2.2 In the opposition as filed the Appellant-Opponent rested his case squarely on O1 to O3 as evidence of prior art. This evidence was provided in the form of photocopies of the relevant pages. The notice of opposition, see page 5, second paragraph of section 5.3, however, stated: "The enclosed documents O1-O3 are copies from the original printed versions and if considered necessary original printed versions can be provided in a limited number (at least one), if considered necessary". This constitutes a clear and unmistakable offer to give evidence on the authenticity of O1 to O3 if this is "considered necessary". This conditional offer can only be read as meaning: if authenticity should become an issue.
2.3 In the subsequent procedure authenticity did indeed become an issue. After initially accepting O1 to O3 as closest prior art (see its communication under Article 101(2) and Rule 581(1) to (3) EPC, dated 8 June 2007, points 9 and 10), the opposition division in its written decision then decided otherwise. In reasons 3, it held that, "no proof was provided that the subsequent pages showing the technical details of the machines actually belong to the aforesaid manuals because the printing number is not mentioned on these pages. The Opponent didn`t bring up an original bound manual either." For these reasons it decided that "O1 to O3, cannot be considered as prior art in the sense of Article 54(2)".
2.4 The decision to reject the opposition ultimately rests on the opposition division's negative finding regarding authenticity of O1 to O3. Had it admitted O1 to O3 the division would have needed to consider this prior art before it could have conclusively decided the case made against the patent based thereon.
However, the decision completely ignores the unambiguous offer by the opponent in the notice of opposition to provide the original printed versions of O1 to O3, see above.
Given the fact that the opponent's offer to provide the original printed versions was made in due time and that such evidence is central to the Appellant-Opponent's case - which could only be decided conclusively by considering O1 to O3 - the failure to consider this offer constitutes a violation of the right to be heard. As a result the first instance proceedings are fundamentally flawed and have been subject to a substantial procedural violation.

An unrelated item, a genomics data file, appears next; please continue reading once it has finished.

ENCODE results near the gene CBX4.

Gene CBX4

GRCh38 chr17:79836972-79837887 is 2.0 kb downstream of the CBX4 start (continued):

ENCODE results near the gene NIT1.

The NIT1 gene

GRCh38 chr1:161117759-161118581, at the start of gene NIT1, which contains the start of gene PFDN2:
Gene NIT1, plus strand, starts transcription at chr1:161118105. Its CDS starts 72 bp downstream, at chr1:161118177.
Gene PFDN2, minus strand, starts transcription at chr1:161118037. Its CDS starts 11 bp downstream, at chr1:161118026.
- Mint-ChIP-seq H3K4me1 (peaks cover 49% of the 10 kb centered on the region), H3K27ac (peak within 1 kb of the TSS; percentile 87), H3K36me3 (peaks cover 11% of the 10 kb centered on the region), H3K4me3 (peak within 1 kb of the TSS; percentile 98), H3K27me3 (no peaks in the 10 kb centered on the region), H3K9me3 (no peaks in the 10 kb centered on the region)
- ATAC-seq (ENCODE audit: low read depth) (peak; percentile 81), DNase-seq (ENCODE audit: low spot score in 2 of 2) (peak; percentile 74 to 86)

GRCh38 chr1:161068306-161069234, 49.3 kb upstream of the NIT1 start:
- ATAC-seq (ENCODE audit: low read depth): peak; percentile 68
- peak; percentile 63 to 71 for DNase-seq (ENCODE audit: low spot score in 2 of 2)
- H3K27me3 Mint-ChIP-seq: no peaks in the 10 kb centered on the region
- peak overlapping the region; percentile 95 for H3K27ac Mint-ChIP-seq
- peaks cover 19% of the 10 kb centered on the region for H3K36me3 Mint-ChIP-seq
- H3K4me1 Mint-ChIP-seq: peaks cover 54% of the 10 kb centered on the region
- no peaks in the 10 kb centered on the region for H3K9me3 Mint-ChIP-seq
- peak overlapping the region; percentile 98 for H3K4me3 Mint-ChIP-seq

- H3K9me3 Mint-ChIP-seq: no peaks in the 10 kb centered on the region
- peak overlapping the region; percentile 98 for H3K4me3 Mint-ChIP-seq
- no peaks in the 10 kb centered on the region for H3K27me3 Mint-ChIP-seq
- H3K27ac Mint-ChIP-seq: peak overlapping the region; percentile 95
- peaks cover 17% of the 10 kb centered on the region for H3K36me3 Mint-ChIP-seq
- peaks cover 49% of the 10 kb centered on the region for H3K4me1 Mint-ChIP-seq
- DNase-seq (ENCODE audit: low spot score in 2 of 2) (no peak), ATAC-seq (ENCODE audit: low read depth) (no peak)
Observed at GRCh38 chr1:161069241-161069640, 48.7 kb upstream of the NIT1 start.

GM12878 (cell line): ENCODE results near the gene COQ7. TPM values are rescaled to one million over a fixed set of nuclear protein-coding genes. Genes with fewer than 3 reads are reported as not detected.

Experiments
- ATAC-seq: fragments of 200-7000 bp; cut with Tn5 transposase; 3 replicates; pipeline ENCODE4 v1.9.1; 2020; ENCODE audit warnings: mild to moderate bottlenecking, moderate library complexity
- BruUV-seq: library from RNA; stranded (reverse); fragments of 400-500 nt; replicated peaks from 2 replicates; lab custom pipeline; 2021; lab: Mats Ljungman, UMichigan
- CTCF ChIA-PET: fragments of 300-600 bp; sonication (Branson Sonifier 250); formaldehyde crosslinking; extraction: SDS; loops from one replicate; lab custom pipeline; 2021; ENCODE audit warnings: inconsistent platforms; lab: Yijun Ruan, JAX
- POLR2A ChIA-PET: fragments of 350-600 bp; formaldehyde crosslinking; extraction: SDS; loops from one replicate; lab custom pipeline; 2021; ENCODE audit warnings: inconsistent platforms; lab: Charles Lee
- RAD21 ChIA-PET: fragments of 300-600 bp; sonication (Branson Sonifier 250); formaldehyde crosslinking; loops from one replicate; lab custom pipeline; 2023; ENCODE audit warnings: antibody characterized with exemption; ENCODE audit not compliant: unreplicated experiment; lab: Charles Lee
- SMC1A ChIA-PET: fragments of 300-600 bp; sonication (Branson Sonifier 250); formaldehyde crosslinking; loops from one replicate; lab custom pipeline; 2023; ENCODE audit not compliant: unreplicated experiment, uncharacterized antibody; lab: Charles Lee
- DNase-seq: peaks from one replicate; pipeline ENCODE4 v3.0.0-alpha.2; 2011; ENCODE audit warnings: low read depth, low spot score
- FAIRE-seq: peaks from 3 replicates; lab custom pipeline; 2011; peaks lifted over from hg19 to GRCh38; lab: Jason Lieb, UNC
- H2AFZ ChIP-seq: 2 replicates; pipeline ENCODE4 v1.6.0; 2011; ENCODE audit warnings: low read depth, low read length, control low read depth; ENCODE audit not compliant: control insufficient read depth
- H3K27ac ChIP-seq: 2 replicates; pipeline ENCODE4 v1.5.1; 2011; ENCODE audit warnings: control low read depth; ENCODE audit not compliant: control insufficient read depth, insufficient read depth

2.5 As the procedure leading to the decision under appeal is fundamentally deficient the Board is compelled to set the decision aside without any consideration of the merits of the appeal.
3. Remittal and reimbursement of the appeal fee
3.1 Article 11 of the Rules of Procedure of the Boards of Appeal provides for the remittal of the case to the department of first instance if a fundamental deficiency is apparent in the first instance proceedings, unless special reasons present themselves for doing otherwise. The Board is unaware of any such reasons and in fact both parties request remittal as main request. It therefore decides to remit the case to the opposition division in order to procure and inspect the originals of documents O1 to O3 and in the light of such evidence to then decide the case on the basis of the remaining (auxiliary) requests. Such remittal shall be without prejudice to the merits of the case, nor does it abrogate the parties' right under Article 116 EPC to have their complete case heard at oral proceedings in accordance with their final auxiliary requests.
3.2 The violation of this fundamental procedural right has directly led the Appellant-Opponent to seek redress by lodging an appeal. For this reason the Board finds it equitable to reimburse the appeal fee in accordance with Rule 103(1)(a) EPC.
4. Apportionment of Costs
The appeal is the direct result of the division's failure to procure evidence already offered by the Appellant-Opponent, rather than that it is due to a culpable error or oversight on the part of the latter. The Board therefore holds that a different apportionment of costs than provided for under Article 104(1) EPC is not equitable and refuses this request by the Respondent.
For these reasons it is decided that:
1. The decision under appeal is set aside.
2. The case is remitted to the department of first instance for further prosecution.
3. The appeal fee is to be refunded.